It’s like I’ve always ironically said, “The only way you could make Veronica Mars better is if Veronica was a zombie.” I liked last week’s pilot episode well enough, but “Brother, Can You Spare A Brain?” was even better and full of signs the production team knows fully what to do with a script and some actors. There were concerns the “murder of the week” gimmick employed by so many procedurals before this one would drag the series down, but instead of that being the main focus, it’s used as a springboard to go in several different directions. And what directions!
This one opened with the murder of an artist named Javier, who had been stabbed through the eyeball into the brain. (I’m probably dating myself, but it used to be in the days of Murder She Wrote that just shooting a guy was enough. When did TV killers get so creative?) We don’t get to see much of Javier outside of Liv’s visions, but we get a pretty good idea he was the very model of the snooty archetype and he probably wore a beret.
Javier also, apparently, slept around: the first vision Liv gets is his lying on top of a young woman, and then a jealous somebody barging in through the door. This leads Clive to conclude, “It must’ve been the wife.” Upon investigation, though, not only was the wife fully aware of Javier’s mistresses but she was rather lackadaisical about it. There were several other suspects Liv and Clive trailed from that point, but the surprise end verdict was that it really was the wife. Since everyone who’s seen a bit of TV is familiar with the first suspect always being the red herring, I have to give ’em credit for exploiting that.
One thing you need to know about Liv is that she not only absorbs the memories of the brains she eats, but the person the brains belonged to directly affects her personality, and for the next few days she shows traces of their behavior. It’s a pretty hilarious concept and it’s been done well so far, but I have to wonder how many times it can happen before it gets old. Last week she became a kleptomaniac; this week she developed a paint obsession and a passionate eye for detail and color that dipped into insanity.
“There he is. The one with the gleaming crystal eyes and the mouth that looks like he just finished eating a peach!”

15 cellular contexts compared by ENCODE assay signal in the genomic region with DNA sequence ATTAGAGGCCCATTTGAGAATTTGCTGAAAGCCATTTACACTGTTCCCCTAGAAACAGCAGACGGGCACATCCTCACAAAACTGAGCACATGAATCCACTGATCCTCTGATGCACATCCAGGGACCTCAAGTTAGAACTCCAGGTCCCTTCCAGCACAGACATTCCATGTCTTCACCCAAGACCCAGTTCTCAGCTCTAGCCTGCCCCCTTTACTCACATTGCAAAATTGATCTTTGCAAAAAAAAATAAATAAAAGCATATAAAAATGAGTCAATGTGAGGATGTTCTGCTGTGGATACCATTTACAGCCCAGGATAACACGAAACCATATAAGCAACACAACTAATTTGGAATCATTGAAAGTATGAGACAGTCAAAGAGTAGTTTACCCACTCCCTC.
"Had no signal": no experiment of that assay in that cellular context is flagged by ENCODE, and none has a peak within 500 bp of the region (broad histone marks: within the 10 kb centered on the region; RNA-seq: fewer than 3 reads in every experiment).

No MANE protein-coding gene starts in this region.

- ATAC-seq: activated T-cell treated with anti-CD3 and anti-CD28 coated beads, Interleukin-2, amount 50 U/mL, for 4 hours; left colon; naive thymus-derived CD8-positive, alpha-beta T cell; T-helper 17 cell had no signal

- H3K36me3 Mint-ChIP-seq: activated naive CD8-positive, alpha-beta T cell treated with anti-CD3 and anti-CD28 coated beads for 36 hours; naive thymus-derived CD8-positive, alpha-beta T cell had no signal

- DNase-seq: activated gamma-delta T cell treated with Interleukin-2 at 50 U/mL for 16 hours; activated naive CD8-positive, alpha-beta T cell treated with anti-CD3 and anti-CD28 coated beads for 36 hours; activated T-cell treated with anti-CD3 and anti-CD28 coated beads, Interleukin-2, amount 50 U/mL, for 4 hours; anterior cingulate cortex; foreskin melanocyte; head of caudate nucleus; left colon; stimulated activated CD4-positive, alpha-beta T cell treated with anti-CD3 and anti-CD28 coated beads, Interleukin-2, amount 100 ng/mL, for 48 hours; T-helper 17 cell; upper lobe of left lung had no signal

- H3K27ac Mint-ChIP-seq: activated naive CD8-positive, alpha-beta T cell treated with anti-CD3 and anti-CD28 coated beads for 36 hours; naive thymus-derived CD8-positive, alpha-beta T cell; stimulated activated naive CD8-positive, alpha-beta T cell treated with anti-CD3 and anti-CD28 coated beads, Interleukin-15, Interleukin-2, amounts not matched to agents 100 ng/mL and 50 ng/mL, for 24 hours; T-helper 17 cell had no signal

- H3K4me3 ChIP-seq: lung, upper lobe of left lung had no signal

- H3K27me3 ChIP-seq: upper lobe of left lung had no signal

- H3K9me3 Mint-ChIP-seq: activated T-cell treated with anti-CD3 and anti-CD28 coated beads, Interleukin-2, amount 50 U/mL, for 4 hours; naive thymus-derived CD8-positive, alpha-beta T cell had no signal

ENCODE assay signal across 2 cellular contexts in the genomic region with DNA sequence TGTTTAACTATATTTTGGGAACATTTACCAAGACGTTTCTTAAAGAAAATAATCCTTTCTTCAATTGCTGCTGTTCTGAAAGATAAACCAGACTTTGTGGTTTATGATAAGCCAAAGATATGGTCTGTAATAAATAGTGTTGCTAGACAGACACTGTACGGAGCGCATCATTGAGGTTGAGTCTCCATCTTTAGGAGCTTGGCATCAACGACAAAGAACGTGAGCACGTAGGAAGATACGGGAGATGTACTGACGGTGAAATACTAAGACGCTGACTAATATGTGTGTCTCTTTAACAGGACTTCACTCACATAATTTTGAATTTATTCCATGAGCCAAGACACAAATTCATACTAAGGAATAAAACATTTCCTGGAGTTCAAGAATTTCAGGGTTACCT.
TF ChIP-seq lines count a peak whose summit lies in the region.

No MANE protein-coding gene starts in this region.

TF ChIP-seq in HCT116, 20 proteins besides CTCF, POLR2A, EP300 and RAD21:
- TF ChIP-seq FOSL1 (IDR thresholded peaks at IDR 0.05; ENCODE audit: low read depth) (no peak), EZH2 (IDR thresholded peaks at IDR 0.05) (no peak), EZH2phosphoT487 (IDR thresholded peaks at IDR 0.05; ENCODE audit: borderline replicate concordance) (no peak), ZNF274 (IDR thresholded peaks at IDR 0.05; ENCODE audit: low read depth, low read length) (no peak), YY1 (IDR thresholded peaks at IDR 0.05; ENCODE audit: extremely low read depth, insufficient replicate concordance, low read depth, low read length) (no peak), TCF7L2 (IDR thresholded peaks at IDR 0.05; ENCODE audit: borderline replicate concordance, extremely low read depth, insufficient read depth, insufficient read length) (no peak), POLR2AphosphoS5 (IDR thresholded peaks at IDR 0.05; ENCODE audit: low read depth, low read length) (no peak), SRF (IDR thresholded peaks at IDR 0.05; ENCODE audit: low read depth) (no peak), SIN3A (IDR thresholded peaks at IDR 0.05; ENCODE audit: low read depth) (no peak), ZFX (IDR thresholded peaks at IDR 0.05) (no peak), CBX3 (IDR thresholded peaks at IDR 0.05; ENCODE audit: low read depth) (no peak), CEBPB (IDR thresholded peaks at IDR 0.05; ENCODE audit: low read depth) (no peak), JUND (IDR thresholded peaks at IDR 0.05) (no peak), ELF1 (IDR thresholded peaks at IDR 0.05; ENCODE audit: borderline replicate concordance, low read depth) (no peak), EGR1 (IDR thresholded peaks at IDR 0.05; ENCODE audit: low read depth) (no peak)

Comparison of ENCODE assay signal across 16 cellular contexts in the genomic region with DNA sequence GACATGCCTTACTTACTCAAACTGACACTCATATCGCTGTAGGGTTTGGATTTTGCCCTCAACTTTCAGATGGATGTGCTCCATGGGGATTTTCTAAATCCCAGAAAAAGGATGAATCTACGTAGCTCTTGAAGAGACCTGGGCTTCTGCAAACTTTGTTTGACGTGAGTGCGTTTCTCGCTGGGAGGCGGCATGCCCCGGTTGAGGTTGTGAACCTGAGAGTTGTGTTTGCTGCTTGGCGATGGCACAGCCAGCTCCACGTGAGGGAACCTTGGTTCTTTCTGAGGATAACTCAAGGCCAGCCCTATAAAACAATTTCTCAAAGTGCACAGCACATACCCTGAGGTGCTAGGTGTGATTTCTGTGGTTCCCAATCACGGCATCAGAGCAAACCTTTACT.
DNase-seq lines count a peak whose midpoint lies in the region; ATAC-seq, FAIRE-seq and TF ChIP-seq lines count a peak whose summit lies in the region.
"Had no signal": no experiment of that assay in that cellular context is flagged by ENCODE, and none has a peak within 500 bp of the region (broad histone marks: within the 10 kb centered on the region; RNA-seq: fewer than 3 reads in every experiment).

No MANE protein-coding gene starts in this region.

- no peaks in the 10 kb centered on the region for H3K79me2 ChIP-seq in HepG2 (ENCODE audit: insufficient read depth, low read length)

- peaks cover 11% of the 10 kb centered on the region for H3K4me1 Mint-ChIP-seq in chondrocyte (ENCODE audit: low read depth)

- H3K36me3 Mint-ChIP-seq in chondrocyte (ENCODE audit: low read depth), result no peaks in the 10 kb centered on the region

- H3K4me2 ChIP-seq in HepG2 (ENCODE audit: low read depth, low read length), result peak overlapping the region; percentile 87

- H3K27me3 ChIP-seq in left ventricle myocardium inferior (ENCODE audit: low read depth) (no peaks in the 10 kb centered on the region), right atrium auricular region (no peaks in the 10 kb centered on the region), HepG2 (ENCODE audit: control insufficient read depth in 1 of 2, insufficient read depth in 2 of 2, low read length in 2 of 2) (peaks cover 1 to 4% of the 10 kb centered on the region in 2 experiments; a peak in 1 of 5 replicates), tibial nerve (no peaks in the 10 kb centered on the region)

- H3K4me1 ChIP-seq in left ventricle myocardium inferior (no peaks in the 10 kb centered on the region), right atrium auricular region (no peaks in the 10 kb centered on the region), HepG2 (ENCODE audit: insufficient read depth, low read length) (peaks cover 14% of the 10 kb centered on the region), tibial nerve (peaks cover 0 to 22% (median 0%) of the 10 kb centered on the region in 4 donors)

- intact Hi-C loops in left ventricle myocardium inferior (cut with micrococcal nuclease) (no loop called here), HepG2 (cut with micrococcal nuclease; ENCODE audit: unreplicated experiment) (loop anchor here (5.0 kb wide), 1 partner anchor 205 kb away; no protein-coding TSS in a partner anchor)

“How about you just tell me what color shirt he’s wearing?”
iZombie is also intelligent enough not to waste time dragging out a “mystery” that would be better tossed. Not only do we find out who infected Liv on the boat almost immediately, we can already tell he’s going to be a major player in the series — and we don’t mind, because he’s the most slick and charismatic pale-faced reprobate since Spike. Blaine is another zombie, but handles his affliction completely differently from Liv, using it as an opportunity to gain power and singlehandedly run a brain-trade racket.
The pilot never explained exactly WHY Liv had to abandon her relationship with her fiance, but what Blaine did on purpose makes it clear: apparently sex will zombify someone just as well as a bite (he also could have bitten her during sex, but I think the implication was the former). He charms up a woman at a bar, takes her home, and she’s pale-faced and craving brains the very next day. That’s when Blaine whips out some pink matter in Tupperware and starts demanding money. He got these brains, by the way, from ambushing three hoods at once inside of a car. Blaine is awesome.*
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His interactions with Liv are great. Liv knows better than to trust him, but they have enough in common that they can hold a conversation over exotic topics like how they hate the taste of brain. I hope they won’t eventually try to force a romance here, or if they do, that it makes sense eventually (chemistry can develop over a series, and it’s too early to judge).
Add to all this a dog-friendly Internet cafe called “Mutt-Bowl Surfers” (did The CW’s target age demo even get that reference?) and you have a show that is, so far, impossible not to get into. The little network’s content has been slowly rising in quality (unless you count Beauty and the Beast which is nine steps backwards) and this program is the best offering yet. If the rest of America latches onto its appeal the way they did with Veronica Mars, I expect Rose McIver to be voicing a Disney princess in ten years.